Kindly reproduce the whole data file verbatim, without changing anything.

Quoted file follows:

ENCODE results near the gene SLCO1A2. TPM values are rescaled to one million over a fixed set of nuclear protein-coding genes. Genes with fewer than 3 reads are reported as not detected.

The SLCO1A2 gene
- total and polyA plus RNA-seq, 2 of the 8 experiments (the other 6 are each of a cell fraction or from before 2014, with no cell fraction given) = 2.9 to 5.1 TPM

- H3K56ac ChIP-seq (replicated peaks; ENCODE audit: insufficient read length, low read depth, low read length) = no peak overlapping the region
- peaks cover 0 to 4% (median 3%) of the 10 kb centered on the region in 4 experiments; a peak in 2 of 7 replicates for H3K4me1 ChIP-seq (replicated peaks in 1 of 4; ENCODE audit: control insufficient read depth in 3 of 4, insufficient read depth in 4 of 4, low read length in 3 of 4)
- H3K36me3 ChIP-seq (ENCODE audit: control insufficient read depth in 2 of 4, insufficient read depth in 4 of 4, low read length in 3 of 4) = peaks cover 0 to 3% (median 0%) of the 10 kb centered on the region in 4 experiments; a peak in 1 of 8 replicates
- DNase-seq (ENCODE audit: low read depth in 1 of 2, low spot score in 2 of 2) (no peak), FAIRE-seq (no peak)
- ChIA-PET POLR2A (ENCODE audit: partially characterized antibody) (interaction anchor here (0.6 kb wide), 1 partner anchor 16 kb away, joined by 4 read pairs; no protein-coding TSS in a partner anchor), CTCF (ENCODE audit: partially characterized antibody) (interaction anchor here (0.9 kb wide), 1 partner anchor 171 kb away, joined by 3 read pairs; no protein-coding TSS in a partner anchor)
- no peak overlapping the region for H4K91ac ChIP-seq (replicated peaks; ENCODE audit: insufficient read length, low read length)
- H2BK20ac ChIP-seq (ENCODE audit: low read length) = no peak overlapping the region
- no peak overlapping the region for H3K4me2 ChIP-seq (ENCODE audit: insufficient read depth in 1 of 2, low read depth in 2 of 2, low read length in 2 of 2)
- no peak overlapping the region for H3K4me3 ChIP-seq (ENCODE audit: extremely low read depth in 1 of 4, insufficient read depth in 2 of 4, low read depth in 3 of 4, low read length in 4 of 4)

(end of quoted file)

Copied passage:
ENCODE results near the gene SLCO1A2. TPM values are rescaled to one million over a fixed set of nuclear protein-coding genes. Genes with fewer than 3 reads are reported as not detected.

The SLCO1A2 gene
- total and polyA plus RNA-seq, 2 of the 8 experiments (the other 6 are each of a cell fraction or from before 2014, with no cell fraction given) = 2.9 to 5.1 TPM

- H3K56ac ChIP-seq (replicated peaks; ENCODE audit: insufficient read length, low read depth, low read length) = no peak overlapping the region
- peaks cover 0 to 4% (median 3%) of the 10 kb centered on the region in 4 experiments; a peak in 2 of 7 replicates for H3K4me1 ChIP-seq (replicated peaks in 1 of 4; ENCODE audit: control insufficient read depth in 3 of 4, insufficient read depth in 4 of 4, low read length in 3 of 4)
- H3K36me3 ChIP-seq (ENCODE audit: control insufficient read depth in 2 of 4, insufficient read depth in 4 of 4, low read length in 3 of 4) = peaks cover 0 to 3% (median 0%) of the 10 kb centered on the region in 4 experiments; a peak in 1 of 8 replicates
- DNase-seq (ENCODE audit: low read depth in 1 of 2, low spot score in 2 of 2) (no peak), FAIRE-seq (no peak)
- ChIA-PET POLR2A (ENCODE audit: partially characterized antibody) (interaction anchor here (0.6 kb wide), 1 partner anchor 16 kb away, joined by 4 read pairs; no protein-coding TSS in a partner anchor), CTCF (ENCODE audit: partially characterized antibody) (interaction anchor here (0.9 kb wide), 1 partner anchor 171 kb away, joined by 3 read pairs; no protein-coding TSS in a partner anchor)
- no peak overlapping the region for H4K91ac ChIP-seq (replicated peaks; ENCODE audit: insufficient read length, low read length)
- H2BK20ac ChIP-seq (ENCODE audit: low read length) = no peak overlapping the region
- no peak overlapping the region for H3K4me2 ChIP-seq (ENCODE audit: insufficient read depth in 1 of 2, low read depth in 2 of 2, low read length in 2 of 2)
- no peak overlapping the region for H3K4me3 ChIP-seq (ENCODE audit: extremely low read depth in 1 of 4, insufficient read depth in 2 of 4, low read depth in 3 of 4, low read length in 4 of 4)